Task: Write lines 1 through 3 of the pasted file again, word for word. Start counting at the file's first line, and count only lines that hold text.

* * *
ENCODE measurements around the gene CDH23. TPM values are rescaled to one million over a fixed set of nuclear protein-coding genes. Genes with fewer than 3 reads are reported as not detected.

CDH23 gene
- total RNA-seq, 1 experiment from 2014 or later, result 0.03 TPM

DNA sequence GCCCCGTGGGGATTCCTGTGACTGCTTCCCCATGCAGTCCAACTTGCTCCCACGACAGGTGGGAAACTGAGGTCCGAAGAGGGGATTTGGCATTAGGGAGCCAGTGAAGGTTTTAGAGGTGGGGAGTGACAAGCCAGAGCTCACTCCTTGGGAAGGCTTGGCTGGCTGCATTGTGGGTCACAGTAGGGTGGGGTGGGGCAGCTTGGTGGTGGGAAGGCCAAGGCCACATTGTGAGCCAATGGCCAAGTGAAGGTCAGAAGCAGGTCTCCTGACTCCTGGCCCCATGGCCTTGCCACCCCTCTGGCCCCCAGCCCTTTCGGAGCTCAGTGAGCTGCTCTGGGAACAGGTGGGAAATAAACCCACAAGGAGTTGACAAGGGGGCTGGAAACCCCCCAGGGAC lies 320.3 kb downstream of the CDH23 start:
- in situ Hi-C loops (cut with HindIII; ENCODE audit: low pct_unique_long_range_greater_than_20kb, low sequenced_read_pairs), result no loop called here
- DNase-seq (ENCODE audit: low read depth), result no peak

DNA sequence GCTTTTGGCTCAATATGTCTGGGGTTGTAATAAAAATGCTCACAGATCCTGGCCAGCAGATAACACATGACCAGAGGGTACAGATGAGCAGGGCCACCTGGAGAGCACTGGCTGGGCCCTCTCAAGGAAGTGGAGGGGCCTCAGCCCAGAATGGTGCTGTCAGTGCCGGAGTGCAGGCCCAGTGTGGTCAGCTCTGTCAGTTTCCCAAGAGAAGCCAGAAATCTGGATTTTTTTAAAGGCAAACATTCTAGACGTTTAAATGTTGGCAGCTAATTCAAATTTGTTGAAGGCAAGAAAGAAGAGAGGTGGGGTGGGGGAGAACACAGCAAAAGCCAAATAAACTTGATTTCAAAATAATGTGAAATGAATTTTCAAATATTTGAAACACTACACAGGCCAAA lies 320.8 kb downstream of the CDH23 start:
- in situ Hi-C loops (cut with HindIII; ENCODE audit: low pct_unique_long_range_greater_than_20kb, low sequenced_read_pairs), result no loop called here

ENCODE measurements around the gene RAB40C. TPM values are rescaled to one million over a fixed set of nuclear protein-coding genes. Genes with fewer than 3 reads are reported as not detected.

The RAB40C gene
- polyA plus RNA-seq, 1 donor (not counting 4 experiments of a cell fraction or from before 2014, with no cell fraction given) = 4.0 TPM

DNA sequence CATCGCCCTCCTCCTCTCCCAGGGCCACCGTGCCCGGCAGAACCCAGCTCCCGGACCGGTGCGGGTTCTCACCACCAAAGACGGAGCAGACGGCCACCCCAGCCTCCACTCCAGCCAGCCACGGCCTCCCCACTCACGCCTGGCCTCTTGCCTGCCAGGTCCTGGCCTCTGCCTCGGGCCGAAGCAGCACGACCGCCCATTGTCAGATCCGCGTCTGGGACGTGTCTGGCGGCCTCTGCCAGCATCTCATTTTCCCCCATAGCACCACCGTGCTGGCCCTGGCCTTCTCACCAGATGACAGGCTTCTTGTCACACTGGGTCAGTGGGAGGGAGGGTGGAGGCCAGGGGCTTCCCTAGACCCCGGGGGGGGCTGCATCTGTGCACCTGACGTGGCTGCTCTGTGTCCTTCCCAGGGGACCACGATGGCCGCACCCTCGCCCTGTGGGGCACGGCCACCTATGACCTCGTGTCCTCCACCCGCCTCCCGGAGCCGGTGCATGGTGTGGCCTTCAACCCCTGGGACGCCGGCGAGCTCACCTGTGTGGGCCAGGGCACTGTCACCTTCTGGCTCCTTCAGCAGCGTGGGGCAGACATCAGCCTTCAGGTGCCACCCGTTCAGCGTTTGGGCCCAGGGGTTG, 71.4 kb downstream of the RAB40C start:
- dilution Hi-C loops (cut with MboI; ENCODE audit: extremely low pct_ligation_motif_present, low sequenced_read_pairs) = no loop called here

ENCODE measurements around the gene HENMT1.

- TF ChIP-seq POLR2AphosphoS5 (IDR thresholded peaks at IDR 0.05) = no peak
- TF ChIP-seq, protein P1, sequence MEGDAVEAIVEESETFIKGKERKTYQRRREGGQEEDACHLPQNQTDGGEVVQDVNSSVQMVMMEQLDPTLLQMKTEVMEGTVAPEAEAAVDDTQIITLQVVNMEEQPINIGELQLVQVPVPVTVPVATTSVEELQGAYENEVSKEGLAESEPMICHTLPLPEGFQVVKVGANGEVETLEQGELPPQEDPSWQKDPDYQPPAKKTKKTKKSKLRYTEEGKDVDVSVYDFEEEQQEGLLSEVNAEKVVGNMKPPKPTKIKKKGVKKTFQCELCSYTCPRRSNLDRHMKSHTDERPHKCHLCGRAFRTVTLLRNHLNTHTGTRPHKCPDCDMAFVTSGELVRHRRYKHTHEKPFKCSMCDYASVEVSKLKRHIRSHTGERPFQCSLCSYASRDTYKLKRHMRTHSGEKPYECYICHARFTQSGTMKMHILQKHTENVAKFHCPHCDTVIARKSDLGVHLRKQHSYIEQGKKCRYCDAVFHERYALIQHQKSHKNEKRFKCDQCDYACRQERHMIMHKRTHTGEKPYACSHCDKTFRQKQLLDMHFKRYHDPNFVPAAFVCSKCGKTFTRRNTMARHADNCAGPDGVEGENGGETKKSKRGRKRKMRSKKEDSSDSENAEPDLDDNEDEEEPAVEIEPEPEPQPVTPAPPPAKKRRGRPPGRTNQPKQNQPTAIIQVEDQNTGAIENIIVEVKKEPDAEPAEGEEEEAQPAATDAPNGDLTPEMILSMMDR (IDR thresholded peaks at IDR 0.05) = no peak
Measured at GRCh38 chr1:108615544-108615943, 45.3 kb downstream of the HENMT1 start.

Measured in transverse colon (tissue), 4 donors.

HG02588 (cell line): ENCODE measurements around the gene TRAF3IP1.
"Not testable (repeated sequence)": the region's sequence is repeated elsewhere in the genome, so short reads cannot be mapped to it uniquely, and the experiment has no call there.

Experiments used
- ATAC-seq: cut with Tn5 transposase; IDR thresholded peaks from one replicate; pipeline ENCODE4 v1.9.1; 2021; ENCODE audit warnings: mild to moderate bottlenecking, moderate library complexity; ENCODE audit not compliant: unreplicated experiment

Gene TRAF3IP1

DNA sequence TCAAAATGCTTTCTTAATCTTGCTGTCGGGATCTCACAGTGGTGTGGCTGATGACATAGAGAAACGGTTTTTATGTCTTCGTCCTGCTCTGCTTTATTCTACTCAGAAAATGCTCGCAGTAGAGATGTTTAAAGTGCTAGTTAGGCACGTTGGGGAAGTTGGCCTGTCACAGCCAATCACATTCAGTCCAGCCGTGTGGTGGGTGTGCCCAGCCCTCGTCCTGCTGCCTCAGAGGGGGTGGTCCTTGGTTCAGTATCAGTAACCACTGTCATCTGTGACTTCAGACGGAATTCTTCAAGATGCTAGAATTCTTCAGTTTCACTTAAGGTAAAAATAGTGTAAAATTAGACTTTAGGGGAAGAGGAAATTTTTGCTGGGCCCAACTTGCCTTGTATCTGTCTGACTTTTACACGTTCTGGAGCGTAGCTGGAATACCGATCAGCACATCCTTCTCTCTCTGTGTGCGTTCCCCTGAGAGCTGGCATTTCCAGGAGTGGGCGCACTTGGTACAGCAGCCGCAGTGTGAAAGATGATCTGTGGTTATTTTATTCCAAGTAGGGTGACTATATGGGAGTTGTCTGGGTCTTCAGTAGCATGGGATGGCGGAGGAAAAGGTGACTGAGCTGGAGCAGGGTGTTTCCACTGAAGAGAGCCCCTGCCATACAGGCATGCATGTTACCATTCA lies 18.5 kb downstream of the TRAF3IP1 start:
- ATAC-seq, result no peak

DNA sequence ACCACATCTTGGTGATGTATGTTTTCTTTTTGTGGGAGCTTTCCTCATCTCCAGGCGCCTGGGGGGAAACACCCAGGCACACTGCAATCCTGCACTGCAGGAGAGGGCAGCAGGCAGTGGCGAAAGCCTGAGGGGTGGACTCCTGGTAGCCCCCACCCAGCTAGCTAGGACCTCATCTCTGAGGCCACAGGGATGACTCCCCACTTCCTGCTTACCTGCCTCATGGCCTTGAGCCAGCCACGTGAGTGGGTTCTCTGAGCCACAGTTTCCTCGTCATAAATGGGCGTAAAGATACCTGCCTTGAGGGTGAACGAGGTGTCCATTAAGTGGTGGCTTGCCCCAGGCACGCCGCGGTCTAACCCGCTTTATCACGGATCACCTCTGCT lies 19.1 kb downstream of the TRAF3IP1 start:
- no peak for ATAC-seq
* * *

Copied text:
ENCODE measurements around the gene CDH23. TPM values are rescaled to one million over a fixed set of nuclear protein-coding genes. Genes with fewer than 3 reads are reported as not detected.

CDH23 gene
- total RNA-seq, 1 experiment from 2014 or later, result 0.03 TPM